Phenomenology and the Cognitive Sciences

, Volume 9, Issue 3, pp 397–416 | Cite as

Steps towards a Critical Neuroscience

  • Jan SlabyEmail author


This paper introduces the motivation and idea behind the recently founded interdisciplinary initiative Critical Neuroscience ( Critical Neuroscience is an approach that strives to understand, explain, contextualize, and, where called for, critique developments in and around the social, affective, and cognitive neurosciences with the aim to create the competencies needed to responsibly deal with new challenges and concerns emerging in relation to the brain sciences. It addresses scholars in the humanities as well as, importantly, neuroscientific practitioners, policy makers, and the public at large. Does neuroscience indeed have such wide-ranging effects or are we collectively overestimating its impacts at the expense of other important drivers of social and cultural change? Via what channels is neuroscience interacting with contemporary conceptions of selfhood, identity, and well-being? Importantly, Critical Neuroscience strives to make the results of these assessments relevant to scientific practice itself. It aspires to motivate neuroscientists to be involved in the analysis of contextual factors, historical trajectories, conceptual difficulties, and potential consequences in connection to their empirical work. This paper begins to spell out a philosophical foundation for the project by outlining examples of the interaction taking place between the neurosciences and the social and cultural contexts in which they are embedded and by exposing some of the assumptions and argumentative patterns underlying dominant approaches. Recent anthropological work will be discussed to convey a sense of the de facto interactions between neuroscientific knowledge, its promissory projections, and the self-understandings of laypeople. This can be seen as a first step towards a phenomenology of the “seductive allure” that the neurosciences are exerting upon both the academic and the popular imagination. The concept of “critique” relevant to the project's overall orientation is outlined in the final section.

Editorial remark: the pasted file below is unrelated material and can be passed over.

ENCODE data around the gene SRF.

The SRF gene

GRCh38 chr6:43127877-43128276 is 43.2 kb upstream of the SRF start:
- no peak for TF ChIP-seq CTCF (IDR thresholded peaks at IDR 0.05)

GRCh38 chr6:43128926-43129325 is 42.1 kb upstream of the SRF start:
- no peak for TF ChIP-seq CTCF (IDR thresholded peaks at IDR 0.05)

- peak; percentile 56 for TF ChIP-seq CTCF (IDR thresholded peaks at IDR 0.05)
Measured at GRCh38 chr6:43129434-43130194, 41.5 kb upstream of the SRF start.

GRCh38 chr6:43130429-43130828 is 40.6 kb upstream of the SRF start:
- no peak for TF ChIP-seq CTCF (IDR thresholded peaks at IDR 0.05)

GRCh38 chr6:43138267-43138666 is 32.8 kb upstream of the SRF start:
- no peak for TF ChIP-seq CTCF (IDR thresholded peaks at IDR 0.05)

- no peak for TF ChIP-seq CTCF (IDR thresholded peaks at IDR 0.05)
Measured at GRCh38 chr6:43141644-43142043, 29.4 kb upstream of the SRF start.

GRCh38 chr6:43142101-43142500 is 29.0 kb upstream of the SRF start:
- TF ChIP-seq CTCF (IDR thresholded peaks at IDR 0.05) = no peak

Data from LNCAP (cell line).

Neuroscience Critique Subjectivity Normativity Anthropology Capitalism 



My work on this text and on the creation of the Critical Neuroscience initiative in general has been enabled by a research grant provided by the Volkswagen Foundation, Germany, within the initiative European Platform for Life Sciences, Mind Sciences, and the Humanities, research project “Neuroscience in Context.” I was greatly inspired by discussions with Suparna Choudhury, Simon Cohn, and Martin Hartmann enabled through the “Neuroscience in Context” project initiative. Moreover, valuable comments on oral presentations of earlier versions of the manuscript were provided by audiences in Berlin, Osnabrück, Marburg, and Würzburg. Special thanks for commenting on all or parts of the manuscript to Felicity Callard, Lutz Fricke, Jan-Christoph Heilinger, Christoph Demmerling, Malte Dreyer, Saskia K. Nagel, Max Stadler, and an anonymous referee for this journal.


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Copyright information

© The Author(s) 2010

Authors and Affiliations

  1. 1.Institute of PhilosophyPhilipps University of MarburgMarburgGermany

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